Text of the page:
Franklin’s description of tofu – or that “cheese made… in China” as he put it, was said to be tofu’s earliest documented description that reached American soil. On the other hand, tofu has already been known as early as the mid-1600’s by a Dominican friar named Domingo Fernandez Navarrete.
The friar had visited Asian countries including China, where he apparently discovered “strange things people in China eat”, including the “Chinese cheese” as mentioned by Franklin to his letter to Bartram. Navarrete’s logs also mentioned how to make tofu using what he called “kidney beans” when he actually meant soybeans.
Some historians also believed that Franklin and Bartram, being passionate horticulturists as well, planted the first tofu on American soil. According to historian Caroline Winterer, some imported foods would come from faraway places, which would inevitably rot and perish by the time it reached its destination. Hence, importing seeds from other countries and growing them locally were the best solution people did.
Whether Franklin and Bartram did produce the first American tofu or not, the boom of agriculture in this part of the world undoubtedly paved way to, as Winterer puts it, “the spirit of experimentation and collaboration” which resulted to the abundance of crops and foods we know of today.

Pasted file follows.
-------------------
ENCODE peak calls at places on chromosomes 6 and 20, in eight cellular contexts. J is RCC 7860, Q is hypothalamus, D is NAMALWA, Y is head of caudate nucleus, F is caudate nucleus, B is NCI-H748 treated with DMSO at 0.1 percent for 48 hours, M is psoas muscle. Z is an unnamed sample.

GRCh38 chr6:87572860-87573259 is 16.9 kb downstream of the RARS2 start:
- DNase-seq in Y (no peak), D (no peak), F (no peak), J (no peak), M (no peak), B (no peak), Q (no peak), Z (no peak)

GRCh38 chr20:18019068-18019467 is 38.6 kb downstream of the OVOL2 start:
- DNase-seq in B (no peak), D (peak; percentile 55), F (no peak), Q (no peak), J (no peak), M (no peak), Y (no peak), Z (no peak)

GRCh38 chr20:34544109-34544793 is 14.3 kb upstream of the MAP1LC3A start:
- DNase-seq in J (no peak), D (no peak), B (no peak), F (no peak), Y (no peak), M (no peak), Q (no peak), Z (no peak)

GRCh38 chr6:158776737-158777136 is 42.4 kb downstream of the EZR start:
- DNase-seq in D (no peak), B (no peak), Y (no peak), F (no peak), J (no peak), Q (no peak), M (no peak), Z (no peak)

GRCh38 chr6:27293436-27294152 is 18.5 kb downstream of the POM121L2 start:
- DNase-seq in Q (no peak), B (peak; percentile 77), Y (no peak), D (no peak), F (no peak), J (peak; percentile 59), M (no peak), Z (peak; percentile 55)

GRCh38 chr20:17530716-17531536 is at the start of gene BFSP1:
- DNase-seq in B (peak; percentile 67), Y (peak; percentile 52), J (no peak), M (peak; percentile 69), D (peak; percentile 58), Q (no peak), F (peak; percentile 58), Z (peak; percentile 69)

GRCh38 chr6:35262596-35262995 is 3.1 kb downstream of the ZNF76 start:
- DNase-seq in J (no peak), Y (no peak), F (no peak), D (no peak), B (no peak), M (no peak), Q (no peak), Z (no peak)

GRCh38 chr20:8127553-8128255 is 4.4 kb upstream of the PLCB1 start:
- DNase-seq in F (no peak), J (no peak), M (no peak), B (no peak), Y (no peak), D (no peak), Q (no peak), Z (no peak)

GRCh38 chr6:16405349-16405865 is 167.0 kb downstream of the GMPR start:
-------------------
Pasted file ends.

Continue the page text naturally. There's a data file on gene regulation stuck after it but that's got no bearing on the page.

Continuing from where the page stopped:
Tofu is perhaps one of the most interesting foods in the world. It also has its own fair share of fans and haters. Some may like tofu due to its health benefits and tofu taste, while some do not like its bland taste. Nonetheless, we must be grateful that tofu is invented.
Without tofu, vegans and vegetarians won’t have an appropriate meat alternative for their protein needs. It also provides a replacement for those who do not eat meat due to their religious beliefs. Meanwhile, if you are one of those tofu haters, there’s always beef, chicken, or pork for you to eat.
At the end of the day, it’s about personal taste and preference that will prevail. But of course, we should not disregard the people behind the invention of the foods we now enjoy – including tofu.